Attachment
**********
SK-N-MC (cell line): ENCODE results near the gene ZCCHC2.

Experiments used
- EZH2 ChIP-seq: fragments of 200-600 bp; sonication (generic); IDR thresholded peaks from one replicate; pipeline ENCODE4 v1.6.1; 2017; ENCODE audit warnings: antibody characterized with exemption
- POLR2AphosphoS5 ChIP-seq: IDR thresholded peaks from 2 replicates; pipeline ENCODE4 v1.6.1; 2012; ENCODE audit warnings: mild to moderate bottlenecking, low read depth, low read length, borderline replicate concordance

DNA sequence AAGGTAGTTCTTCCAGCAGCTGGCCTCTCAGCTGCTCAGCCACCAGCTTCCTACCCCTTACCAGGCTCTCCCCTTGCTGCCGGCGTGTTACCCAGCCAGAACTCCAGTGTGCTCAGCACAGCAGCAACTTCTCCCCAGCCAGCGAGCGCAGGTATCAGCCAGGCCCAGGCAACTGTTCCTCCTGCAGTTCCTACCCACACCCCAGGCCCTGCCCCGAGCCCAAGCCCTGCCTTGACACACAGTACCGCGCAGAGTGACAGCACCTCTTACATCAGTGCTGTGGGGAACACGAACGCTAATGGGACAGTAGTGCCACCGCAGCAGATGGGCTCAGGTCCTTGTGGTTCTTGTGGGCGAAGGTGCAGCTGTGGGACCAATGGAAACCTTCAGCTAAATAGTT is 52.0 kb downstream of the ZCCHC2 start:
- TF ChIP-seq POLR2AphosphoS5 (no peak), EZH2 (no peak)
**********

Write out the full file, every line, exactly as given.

SK-N-MC (cell line): ENCODE results near the gene ZCCHC2.

Experiments used
- EZH2 ChIP-seq: fragments of 200-600 bp; sonication (generic); IDR thresholded peaks from one replicate; pipeline ENCODE4 v1.6.1; 2017; ENCODE audit warnings: antibody characterized with exemption
- POLR2AphosphoS5 ChIP-seq: IDR thresholded peaks from 2 replicates; pipeline ENCODE4 v1.6.1; 2012; ENCODE audit warnings: mild to moderate bottlenecking, low read depth, low read length, borderline replicate concordance

DNA sequence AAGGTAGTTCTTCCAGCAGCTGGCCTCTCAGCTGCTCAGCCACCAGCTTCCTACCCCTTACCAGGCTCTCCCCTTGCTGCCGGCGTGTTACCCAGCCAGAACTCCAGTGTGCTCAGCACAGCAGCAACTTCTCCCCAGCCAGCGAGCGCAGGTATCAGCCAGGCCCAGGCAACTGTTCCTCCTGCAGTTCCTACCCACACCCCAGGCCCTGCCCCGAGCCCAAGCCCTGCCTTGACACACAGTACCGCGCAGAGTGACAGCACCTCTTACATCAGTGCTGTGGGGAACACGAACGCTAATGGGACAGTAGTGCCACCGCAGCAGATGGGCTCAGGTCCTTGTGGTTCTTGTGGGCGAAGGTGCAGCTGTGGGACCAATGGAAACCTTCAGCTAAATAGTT is 52.0 kb downstream of the ZCCHC2 start:
- TF ChIP-seq POLR2AphosphoS5 (no peak), EZH2 (no peak)